Killifish are hardy freshwater fish that belong to the Order Cyprinodontiformes egg-laying genus.
These creatures are familiar in various regions such as the Americas, Africa, southern Europe, the Middle East, and even Asia.
They’re one among the brightest-colored and most intricately patterned aquatic species. So, killifish hobbyists are among the most numerous communities of fish-keeping aficionados.
If you join this community, it’s best to learn everything related to this species, including Killifish tank size.
Let’s scroll down this article to understand these fish deeply!
Killifish Tank Size And Setup Recommendations
Killifish are among the most gorgeous fish found in the world. They’re an excellent choice for novice and experienced fish owners alike.
If you want to keep some, below are the tank size and setup recommendations to follow.
- Tank size
You can keep these fish in tiny desktop aquariums due to their modest size.
A 5 or 10-gallon aquarium is generally plenty for keeping 3 to 4 of these bright fish.
For most group setups or maintaining over one male in one tank, a giant 20-gallon aquarium is ideal.
This aquarium is ideal for the schooling of these fish because it can accommodate between 8 and 12 fish.
- Tank shape
Shallow, rectangular, and long are the best tank shapes.
- Water Parameters
- Water Temperature
Killifish prefer water temperatures from 72 to 75 degrees Fahrenheit.
A conventional heater can assist in maintaining a comfortable temperature.
- pH Level
These creatures require a pH range of 6.6 to 7.2 in their water.
The pH of the water may differ based on the place you bought these fish. Keep a pH level of 7.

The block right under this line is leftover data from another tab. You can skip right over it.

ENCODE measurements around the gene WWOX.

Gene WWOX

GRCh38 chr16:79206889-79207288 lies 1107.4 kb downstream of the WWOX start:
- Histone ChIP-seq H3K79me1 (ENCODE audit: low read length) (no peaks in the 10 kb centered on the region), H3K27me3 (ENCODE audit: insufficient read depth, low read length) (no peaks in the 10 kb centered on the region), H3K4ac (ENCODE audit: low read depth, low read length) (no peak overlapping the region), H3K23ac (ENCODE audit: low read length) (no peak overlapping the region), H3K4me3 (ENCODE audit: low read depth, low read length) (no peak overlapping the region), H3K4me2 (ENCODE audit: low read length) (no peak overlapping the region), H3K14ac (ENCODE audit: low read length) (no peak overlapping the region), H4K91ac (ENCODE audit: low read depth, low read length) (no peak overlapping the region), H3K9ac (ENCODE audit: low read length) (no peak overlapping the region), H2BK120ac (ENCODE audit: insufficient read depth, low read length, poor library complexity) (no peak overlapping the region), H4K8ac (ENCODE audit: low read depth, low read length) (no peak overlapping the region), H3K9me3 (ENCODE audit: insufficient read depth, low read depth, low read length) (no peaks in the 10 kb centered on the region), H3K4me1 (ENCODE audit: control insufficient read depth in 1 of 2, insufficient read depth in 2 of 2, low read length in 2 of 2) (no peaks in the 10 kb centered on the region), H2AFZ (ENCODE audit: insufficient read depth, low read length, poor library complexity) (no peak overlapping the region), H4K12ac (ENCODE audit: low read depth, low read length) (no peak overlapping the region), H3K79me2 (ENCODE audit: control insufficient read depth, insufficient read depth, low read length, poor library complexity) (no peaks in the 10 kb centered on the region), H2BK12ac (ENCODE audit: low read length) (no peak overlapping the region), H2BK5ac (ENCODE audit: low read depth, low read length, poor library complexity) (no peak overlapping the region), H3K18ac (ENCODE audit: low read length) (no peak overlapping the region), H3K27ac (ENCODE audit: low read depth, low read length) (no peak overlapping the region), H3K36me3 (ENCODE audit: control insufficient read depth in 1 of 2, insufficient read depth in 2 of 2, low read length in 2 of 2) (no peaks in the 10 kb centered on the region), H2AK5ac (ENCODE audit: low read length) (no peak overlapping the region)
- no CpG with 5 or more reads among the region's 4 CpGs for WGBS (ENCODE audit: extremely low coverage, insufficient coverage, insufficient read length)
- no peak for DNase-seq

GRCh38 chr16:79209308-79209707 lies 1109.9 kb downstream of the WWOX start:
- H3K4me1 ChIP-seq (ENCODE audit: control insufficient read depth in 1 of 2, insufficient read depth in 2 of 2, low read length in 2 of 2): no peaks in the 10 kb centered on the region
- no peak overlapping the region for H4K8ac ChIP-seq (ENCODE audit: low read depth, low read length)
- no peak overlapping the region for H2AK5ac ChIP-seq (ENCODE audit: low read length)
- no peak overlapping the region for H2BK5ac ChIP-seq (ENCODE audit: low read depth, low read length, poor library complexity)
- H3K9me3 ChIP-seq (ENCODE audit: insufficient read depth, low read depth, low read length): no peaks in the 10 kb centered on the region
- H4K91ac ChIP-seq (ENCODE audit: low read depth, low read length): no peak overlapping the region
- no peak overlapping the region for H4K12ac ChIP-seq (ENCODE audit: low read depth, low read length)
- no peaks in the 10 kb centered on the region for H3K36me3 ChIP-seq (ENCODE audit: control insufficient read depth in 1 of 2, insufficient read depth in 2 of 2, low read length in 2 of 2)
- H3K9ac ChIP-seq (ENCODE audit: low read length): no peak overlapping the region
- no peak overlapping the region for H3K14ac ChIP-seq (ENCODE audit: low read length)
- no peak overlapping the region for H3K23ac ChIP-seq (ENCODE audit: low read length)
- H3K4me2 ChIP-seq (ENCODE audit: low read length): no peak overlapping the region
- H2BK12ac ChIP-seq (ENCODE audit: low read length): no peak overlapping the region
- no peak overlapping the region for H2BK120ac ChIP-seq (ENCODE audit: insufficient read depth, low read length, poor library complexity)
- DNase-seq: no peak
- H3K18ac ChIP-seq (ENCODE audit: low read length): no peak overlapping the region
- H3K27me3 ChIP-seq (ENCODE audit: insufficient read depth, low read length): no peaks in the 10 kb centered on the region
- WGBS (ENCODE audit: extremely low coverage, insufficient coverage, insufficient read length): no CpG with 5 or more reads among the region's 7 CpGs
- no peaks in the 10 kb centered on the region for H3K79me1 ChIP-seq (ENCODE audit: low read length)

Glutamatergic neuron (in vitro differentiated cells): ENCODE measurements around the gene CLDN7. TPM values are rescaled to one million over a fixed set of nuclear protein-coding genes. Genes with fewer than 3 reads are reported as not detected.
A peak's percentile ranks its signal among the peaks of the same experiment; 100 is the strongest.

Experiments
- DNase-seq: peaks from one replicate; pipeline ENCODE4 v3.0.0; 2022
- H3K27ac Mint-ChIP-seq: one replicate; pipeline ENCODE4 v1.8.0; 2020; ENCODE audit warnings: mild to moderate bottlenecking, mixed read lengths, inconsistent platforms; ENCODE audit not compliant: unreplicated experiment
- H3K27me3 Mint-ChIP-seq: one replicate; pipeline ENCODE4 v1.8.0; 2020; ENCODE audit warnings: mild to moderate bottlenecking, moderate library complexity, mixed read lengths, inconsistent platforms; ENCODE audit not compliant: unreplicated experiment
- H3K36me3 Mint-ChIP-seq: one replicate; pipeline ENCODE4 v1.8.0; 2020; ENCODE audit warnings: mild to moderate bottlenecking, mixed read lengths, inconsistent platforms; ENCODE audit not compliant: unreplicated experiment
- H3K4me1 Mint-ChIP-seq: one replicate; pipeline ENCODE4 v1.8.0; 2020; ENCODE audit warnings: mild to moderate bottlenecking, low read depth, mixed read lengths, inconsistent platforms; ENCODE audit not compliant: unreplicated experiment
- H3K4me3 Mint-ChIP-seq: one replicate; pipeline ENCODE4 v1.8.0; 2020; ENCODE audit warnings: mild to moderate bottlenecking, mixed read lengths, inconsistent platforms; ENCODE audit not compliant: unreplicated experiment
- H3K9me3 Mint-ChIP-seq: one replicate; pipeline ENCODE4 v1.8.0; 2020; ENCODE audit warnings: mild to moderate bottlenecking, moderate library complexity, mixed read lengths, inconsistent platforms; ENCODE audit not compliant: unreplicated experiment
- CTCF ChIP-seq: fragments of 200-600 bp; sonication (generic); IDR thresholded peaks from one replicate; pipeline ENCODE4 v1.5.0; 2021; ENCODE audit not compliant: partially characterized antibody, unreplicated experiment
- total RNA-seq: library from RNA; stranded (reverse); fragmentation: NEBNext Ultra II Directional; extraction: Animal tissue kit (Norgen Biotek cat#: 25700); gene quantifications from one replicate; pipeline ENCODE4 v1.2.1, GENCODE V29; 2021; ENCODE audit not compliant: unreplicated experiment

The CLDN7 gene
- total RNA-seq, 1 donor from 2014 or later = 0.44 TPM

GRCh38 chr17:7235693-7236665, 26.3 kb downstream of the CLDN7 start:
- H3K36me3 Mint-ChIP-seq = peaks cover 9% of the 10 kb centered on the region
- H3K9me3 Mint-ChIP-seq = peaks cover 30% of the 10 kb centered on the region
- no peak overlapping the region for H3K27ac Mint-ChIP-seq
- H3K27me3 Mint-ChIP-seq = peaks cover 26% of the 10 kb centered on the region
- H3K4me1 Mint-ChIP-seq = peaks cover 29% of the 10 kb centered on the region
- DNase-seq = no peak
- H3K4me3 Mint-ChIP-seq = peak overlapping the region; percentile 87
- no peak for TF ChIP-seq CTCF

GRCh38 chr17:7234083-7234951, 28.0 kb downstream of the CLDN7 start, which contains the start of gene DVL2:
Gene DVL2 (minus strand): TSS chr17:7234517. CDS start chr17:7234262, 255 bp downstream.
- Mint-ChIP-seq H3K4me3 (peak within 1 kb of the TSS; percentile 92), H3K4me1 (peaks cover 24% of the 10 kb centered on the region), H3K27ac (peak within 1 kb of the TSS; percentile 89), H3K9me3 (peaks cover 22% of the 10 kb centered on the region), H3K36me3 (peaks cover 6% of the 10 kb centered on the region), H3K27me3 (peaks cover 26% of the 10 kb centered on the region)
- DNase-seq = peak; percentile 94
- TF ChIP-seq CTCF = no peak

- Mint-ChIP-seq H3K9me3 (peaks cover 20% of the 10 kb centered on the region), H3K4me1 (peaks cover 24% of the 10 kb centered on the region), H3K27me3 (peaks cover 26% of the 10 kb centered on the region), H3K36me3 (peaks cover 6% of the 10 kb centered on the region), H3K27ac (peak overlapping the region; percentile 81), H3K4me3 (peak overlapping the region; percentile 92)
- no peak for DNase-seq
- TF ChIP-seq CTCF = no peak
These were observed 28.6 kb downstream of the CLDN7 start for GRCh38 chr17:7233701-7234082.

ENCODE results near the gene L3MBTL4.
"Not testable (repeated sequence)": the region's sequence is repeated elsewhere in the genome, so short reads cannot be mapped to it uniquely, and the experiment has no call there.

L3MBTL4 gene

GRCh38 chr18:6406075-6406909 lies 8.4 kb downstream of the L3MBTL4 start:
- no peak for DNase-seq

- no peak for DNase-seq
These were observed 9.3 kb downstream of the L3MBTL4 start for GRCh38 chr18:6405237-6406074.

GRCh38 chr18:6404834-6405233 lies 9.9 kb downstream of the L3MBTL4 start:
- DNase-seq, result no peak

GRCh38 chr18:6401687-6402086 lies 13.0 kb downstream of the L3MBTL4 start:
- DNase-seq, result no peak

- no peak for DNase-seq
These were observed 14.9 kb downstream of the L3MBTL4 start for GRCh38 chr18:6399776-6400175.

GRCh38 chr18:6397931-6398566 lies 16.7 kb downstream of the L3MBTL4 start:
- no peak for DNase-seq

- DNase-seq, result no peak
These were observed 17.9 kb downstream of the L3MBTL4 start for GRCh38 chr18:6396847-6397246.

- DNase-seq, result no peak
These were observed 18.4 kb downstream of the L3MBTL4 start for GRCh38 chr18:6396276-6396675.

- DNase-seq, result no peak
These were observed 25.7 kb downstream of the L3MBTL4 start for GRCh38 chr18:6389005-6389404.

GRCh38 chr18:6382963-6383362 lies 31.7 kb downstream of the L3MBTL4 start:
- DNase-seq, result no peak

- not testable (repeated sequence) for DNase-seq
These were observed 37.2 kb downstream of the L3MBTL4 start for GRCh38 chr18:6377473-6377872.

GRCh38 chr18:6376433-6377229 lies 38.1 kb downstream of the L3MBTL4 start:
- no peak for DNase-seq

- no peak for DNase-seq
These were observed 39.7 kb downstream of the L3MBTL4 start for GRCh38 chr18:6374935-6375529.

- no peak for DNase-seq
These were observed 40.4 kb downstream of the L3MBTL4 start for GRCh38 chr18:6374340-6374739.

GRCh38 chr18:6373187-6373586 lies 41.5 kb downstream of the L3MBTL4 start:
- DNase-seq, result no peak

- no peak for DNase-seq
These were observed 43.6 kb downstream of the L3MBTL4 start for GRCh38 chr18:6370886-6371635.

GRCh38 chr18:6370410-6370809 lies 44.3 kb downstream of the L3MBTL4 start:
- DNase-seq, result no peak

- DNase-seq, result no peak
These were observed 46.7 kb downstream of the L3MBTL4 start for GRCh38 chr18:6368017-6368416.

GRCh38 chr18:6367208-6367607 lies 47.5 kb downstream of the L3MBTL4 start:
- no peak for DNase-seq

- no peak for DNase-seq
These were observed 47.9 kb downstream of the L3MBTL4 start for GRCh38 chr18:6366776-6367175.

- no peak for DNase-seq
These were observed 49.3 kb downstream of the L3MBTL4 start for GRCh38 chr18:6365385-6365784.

- Water Hardness
Water with a hardness of 122 to 162 parts per million (ppm) will be excellent.
In a tiny tank, a primary box filter will suffice. A bigger tank needs a large filter.
For a Killifish aquarium, a sponge filter is the best option.
Otherwise, a low-powered filter system can be helpful to keep the tank water and circulation flowing efficiently.
- Tank Landscape
You can add a variety of plants to your Killifish aquarium when you raise them.
Some of them may be:
- Java fern
- African water fern
- Java moss
- Indian fern
- Marsilea Hirsuta
Avoid plants that may completely cover the surface of the tank water.
For the tank decor, you can strive to include anything that gives overhand, such as overhanging branches. It might bring a wild, natural vibe and aesthetics.
Dark substrates and floating plants, such as gravel and sands can be used to create a natural landscape.
Killifish loves to live in dimly lit environments.
Killifish Care Guides
Killies are a relatively low-maintenance fish. They will require a variety of food as well as steady water conditions.
This species doesn’t need any special maintenance requirements to live happily and healthily.
These creatures are carnivorous that can consume live foods such as crustaceans, insect larvae, worms, and crickets.
They prefer eating live foods to dried or frozen foods. Thus, if you can’t prepare live foods for them, it’s not the best time to raise them.
Remember to keep the fish’s diet balanced while giving it food. It’s essential when it comes to breeding.
Fish that have their dietary demands addressed can reproduce successfully.